Skip to main page content
Access keys NCBI Homepage MyNCBI Homepage Main Content Main Navigation
Review
, 7, 357
eCollection

Micro-Engineered Models of Development Using Induced Pluripotent Stem Cells

Affiliations
Review

Micro-Engineered Models of Development Using Induced Pluripotent Stem Cells

Pallavi Srivastava et al. Front Bioeng Biotechnol.

Abstract

During fetal development, embryonic cells are coaxed through a series of lineage choices which lead to the formation of the three germ layers and subsequently to all the cell types that are required to form an adult human body. Landmark cell fate decisions leading to symmetry breaking, establishment of the primitive streak and first tri-lineage differentiation happen after implantation, and therefore have been attributed to be a function of the embryo's spatiotemporal 3D environment. These mechanical and geometric cues induce a cascade of signaling pathways leading to cell differentiation and orientation. Due to the physiological, ethical, and legal limitations of accessing an intact human embryo for functional studies, multiple in-vitro models have been developed to try and recapitulate the key milestones of mammalian embryogenesis using mouse embryos, or mouse and human embryonic stem cells. More recently, the development of induced pluripotent stem cells represents a cell source which is being explored to prepare a developmental model, owing to their genetic and functional similarities to embryonic stem cells. Here we review the use of micro-engineered cell culture materials as platforms to define the physical and geometric contributions during the cell fate defining process and to study the underlying pathways. This information has applications in various biomedical contexts including tissue engineering, stem cell therapy, and organoid cultures for disease modeling.

Keywords: biomaterials; development; gastrulation models; iPS cells; micropatterning; morphogenesis.

Figures

Figure 1
Figure 1
(A) Graphical representation of effects of biomechanics and geometry in coordinating cell organization and germ-layer differentiation during embryonic development. (B) Various biochemical and biomechanical factors which have been documented to induce stem cell (MSC and PSCs) differentiation patterns in-vitro. Combining two or more of these factors for documenting cumulative cell responses is useful for understanding ECM based tissue modeling approaches.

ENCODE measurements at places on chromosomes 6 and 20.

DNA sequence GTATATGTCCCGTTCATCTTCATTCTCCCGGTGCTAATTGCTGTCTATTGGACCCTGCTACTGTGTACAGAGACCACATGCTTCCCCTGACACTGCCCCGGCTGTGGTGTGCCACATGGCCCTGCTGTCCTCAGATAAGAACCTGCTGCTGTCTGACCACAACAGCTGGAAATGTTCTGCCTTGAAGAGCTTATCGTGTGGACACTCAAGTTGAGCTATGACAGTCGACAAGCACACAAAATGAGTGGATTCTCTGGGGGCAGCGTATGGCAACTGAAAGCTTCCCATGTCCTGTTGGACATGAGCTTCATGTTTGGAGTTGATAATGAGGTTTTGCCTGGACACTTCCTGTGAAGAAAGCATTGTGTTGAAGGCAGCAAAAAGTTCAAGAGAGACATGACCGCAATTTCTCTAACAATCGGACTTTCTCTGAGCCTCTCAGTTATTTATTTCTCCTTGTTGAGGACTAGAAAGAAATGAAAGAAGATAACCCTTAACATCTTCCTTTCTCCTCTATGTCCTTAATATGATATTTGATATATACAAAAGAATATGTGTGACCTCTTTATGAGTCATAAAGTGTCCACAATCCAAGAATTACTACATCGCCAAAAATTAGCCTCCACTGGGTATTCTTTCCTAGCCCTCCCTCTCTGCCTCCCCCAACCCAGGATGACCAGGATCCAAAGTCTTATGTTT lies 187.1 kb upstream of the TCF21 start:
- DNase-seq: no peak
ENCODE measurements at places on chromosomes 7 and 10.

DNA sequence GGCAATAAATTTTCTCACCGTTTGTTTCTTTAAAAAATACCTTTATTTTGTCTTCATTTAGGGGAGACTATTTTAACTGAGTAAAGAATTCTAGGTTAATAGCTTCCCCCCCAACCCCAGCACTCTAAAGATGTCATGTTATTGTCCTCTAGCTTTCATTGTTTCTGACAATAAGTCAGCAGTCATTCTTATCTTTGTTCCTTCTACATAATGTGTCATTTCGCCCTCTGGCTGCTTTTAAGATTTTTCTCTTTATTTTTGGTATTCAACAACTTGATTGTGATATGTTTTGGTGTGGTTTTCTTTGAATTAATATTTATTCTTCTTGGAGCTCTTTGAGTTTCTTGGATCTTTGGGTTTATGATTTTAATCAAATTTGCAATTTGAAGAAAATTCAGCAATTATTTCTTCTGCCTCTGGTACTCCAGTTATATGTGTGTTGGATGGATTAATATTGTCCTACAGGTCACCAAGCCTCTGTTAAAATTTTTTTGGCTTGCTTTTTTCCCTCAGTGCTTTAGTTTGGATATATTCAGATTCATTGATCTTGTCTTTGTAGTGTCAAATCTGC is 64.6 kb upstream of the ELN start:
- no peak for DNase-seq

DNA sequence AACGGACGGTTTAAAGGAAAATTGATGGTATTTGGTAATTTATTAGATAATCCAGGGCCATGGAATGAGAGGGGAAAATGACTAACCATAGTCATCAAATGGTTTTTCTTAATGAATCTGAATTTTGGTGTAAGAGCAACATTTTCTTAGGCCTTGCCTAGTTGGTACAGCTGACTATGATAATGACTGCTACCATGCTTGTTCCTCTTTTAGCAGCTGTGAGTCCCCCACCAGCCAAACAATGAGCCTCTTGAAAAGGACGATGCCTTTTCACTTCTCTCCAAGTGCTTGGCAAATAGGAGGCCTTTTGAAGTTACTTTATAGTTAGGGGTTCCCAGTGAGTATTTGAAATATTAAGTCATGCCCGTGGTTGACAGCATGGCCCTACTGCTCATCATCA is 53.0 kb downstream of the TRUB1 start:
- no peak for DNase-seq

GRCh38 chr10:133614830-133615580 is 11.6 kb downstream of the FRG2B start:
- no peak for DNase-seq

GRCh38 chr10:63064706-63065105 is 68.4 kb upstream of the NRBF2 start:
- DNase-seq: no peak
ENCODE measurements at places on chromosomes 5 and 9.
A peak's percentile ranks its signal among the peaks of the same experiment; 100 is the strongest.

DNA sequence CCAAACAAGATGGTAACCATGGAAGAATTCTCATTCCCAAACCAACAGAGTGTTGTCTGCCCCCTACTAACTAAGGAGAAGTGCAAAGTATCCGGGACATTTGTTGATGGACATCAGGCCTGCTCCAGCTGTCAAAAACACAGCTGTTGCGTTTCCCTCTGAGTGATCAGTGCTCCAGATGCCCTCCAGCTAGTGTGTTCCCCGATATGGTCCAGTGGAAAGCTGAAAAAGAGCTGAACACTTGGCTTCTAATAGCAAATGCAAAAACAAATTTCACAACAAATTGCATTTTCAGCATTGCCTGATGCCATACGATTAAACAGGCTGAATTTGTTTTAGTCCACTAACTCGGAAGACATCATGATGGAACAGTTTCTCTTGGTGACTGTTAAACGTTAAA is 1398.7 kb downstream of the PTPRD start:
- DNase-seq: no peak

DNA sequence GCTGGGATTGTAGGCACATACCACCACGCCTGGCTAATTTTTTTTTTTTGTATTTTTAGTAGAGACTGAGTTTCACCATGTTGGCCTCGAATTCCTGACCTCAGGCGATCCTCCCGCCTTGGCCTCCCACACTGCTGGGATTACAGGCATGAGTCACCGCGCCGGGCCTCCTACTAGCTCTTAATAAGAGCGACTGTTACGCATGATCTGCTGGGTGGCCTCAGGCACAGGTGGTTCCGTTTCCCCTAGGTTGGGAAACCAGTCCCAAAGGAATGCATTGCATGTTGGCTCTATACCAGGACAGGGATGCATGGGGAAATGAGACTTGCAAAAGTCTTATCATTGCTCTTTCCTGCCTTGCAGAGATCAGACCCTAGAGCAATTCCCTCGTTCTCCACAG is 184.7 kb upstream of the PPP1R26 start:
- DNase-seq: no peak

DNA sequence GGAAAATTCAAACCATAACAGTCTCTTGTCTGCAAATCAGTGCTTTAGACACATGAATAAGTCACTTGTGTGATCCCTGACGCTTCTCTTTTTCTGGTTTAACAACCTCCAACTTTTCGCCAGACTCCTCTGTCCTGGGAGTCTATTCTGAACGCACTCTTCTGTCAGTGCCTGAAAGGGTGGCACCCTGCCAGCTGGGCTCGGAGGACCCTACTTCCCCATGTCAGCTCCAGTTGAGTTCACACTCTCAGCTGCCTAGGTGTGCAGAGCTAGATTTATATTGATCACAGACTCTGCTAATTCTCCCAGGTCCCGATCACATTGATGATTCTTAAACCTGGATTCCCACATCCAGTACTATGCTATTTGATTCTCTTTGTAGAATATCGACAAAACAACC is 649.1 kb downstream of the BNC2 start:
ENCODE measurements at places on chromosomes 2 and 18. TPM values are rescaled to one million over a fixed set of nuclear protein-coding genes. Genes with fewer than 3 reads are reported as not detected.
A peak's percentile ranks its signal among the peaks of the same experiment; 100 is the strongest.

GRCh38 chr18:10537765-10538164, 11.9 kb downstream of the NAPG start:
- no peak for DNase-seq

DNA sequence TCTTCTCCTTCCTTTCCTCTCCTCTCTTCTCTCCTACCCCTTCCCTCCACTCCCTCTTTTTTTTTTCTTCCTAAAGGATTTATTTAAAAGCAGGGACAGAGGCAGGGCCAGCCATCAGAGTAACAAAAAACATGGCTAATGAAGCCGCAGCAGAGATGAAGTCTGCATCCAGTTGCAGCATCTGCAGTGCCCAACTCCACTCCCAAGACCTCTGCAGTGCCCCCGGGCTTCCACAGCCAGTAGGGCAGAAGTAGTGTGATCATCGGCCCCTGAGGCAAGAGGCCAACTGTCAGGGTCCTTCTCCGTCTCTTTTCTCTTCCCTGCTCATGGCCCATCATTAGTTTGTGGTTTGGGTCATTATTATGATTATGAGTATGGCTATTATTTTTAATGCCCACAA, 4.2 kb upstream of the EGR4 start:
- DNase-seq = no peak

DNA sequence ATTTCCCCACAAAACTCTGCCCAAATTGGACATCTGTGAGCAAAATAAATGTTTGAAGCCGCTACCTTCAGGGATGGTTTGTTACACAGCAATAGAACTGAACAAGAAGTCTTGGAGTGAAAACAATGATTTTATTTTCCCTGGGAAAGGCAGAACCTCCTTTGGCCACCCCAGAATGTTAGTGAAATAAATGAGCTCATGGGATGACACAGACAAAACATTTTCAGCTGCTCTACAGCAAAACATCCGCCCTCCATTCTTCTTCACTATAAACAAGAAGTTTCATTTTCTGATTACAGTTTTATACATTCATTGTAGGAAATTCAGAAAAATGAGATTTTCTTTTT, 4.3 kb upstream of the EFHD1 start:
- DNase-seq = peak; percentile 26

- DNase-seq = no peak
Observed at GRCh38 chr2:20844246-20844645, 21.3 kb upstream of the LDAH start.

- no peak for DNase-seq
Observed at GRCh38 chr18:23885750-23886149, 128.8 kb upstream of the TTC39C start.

Figure 2
Figure 2
(A) ES cells spatially organize themselves into three germ layers following BMP4 induction, depending on the size of the circle, creating a 2D gastrulation model. Image reused with permission (Deglincerti et al., 2016b) Nat Protoc 2016. (B) A semi-3D model of post-implantation amniotic sac embryoid (PASE)—The closest human model recapitulating multiple post-implantation embryogenic events. Image reused with permission (Shao et al., 2017) Nat Communications, 2017.

Similar articles

See all similar articles

References

    1. Abagnale G., Sechi A., Steger M., Zhou Q., Kuo C.-C., Aydin G., et al. . (2017). Surface topography guides morphology and spatial patterning of induced pluripotent stem cell colonies. Stem Cell Rep. 9, 654–666. 10.1016/j.stemcr.2017.06.016 - DOI - PMC - PubMed
    1. Abelseth E., Abelseth L., De la Vega L., Beyer S. T., Wadsworth S. J., Willerth S. M. (2019). 3D printing of neural tissues derived from human induced pluripotent stem cells using a fibrin-based bioink. ACS Biomater. Sci. Eng. 5, 234–243. 10.1021/acsbiomaterials.8b01235 - DOI
    1. Ahmed M., Ffrench-Constant C. (2016). Extracellular matrix regulation of stem cell behavior. Curr. Stem Cell Rep. 2, 197–206. 10.1007/s40778-016-0056-2 - DOI - PMC - PubMed
    1. Alakpa E. V., Jayawarna V., Lampel A., Burgess K. V., West C. C., Bakker S. C. J., et al. (2016). Tunable supramolecular hydrogels for selection of lineage-guiding metabolites in stem cell cultures. Chem 1, 298–319. 10.1016/j.chempr.2016.07.001 - DOI
    1. Alfandari D., McCusker C., Cousin H. (2009). ADAM function in embryogenesis. Semin. Cell Dev. Biol. 20, 153–163. 10.1016/j.semcdb.2008.09.006 - DOI - PMC - PubMed

LinkOut - more resources

Feedback